Oliver Sacks and the Stories Behind the Science
September 19, 2015 § Leave a comment
“Never forget: beneath the statistics, there are stories.”
My students and I stumbled onto this essential, but often forgotten truth yesterday in my ninth grade Global Seminar course. It was one of those rare moments where a conversation turns and creates language for something that one has sensed but not previously had the perception, power, or capacity to express in any kind of coherent shape.
The wisdom emerged from a lesson on the European migrant crisis. As we frame up our work in the course for the year, this topic connects us to so many important conversations that will unfold in the months to come.
- Are our traditional ideas about nationhood adequate for understanding the current geopolitical landscape?
- How does an impact in one area of a global system produce intended and unintended consequences in another?
- As global citizens, what responsibilities do we have to each other?
We struggled through the conversation. The issue is complex, frustrating the simple cause and effect thinking that schooling may have required of many in the room prior to their arrival in high school. Along the way, we surfaced some uncomfortable opinions, including talking points culled from the debate on US immigration policy that has dominated the early portions of the current US election cycle.
When confronted with rhetoric like this that too easily reduces complex debates to simple platitudes, I tend, by training, to turn to stories. In this case, we were able to draw on our all school read, Breath, Eyes, Memory by Edwidge Danticat. In the novel, readers meet the Hatian protagonist Sophie, whose mother has immigrated to the US prior to the opening of the narrative, and sends for Sophie to join her in New York in the opening pages. In the summary/synthesis exercise that closed the class, I prodded the students to draw the threads of the European migrant crisis together with Sophie’s lived experience of arrival and integration in New York. Slowly, the insights emerged, moving beyond the rhetoric to consider the human scale of the problem.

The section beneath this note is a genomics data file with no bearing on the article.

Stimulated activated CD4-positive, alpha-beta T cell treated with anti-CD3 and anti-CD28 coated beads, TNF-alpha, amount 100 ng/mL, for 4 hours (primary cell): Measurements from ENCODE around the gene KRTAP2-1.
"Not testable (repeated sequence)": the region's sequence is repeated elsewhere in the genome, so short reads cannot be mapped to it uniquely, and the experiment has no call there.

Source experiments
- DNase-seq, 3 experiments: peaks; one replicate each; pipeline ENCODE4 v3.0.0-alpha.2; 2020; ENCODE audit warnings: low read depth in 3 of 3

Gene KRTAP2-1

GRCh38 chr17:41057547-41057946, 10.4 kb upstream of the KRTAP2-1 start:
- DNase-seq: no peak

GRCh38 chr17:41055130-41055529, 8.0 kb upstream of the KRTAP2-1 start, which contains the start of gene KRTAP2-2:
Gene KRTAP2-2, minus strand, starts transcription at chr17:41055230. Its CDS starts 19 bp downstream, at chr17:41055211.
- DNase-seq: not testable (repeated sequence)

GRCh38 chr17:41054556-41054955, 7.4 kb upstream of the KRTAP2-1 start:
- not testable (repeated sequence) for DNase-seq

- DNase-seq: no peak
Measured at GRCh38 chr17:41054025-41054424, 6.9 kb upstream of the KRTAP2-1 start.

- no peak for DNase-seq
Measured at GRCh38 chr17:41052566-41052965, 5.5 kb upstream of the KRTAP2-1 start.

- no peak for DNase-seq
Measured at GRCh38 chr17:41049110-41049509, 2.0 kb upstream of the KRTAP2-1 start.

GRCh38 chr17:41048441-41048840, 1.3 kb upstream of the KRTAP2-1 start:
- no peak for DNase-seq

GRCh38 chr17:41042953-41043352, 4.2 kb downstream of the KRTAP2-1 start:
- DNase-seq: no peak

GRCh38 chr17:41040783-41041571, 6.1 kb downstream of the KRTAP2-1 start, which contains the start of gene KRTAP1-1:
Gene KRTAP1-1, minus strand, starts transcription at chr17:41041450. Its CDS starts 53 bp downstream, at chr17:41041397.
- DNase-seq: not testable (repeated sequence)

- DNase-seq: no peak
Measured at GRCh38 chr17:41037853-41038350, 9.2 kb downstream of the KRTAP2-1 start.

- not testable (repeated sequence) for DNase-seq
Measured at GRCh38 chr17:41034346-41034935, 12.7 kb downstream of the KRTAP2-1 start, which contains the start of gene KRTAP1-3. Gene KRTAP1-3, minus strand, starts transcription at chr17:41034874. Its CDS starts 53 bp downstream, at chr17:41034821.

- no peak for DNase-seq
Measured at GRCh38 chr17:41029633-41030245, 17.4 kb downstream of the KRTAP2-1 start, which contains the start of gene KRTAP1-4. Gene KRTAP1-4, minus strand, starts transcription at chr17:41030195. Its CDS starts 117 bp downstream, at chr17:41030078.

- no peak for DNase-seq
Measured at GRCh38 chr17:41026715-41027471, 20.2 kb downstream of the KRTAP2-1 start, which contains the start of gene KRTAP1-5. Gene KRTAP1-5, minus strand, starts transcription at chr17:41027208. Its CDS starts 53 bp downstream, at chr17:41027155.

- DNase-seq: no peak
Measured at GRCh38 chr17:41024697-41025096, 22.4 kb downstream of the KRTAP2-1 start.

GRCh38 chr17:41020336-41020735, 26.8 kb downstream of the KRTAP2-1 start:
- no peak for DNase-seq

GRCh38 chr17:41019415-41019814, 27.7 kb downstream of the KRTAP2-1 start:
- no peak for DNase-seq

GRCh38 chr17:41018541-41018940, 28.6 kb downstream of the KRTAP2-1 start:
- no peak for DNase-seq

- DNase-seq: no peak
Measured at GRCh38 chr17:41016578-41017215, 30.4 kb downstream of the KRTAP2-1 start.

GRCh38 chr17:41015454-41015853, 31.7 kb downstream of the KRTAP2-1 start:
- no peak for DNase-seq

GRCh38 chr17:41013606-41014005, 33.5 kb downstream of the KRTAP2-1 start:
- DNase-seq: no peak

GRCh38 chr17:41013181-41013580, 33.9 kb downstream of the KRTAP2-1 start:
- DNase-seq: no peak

While reading the New Yorker later that evening, I happened upon Atul Gawande’s remembrance of the late Oliver Sacks — a meditation on Sacks’ singular gifts, but also on what narrative storytelling has to offer to the field of scientific writing:
“‘Studies, yes,’ he wrote in the preface, but ‘why stories, or cases?’ Because, he explained, the understanding of disease cannot be separated from the understanding of the person. They are interwoven, and this has been forgotten in our era of scans, tests, genetics, and procedures. He compared the modern clinical practitioner to the man who mistook his wife for a hat—able to register many details yet still miss the person entirely. ‘To restore the human subject at the centre—the suffering, afflicted, fighting, human subject—we must deepen a case history to a narrative or tale.;”
While the conventional wisdom in schools silos the fields of English, History and Science, there is “real-world” richness in the areas of elision between them. In order to go about answering some of the biggest questions we can ask in our classrooms, we need to think beyond our artificial structures. We are drawn to narrative — the arc from mystery, to conflict, and perhaps, to resolution. How healthy and freeing to to inhabit the perspective of another, no matter how brief the stay. The “stickiness” of narrative in the human consciousness suggests that teachers are well served to consider the following questions in the design of our course units and activities:
- How do we learn to see the texture of a human life?
- Which methods of inquiry and analysis allow us to best capture the complexity of a real-world situation?
- How to the decisions we make each day impact someone a world away?
Beneath the statistics, there are stories. “Suffering, afflicted, fighting,” but also laughing, celebrating, and healing. The trick is learning how to hear them.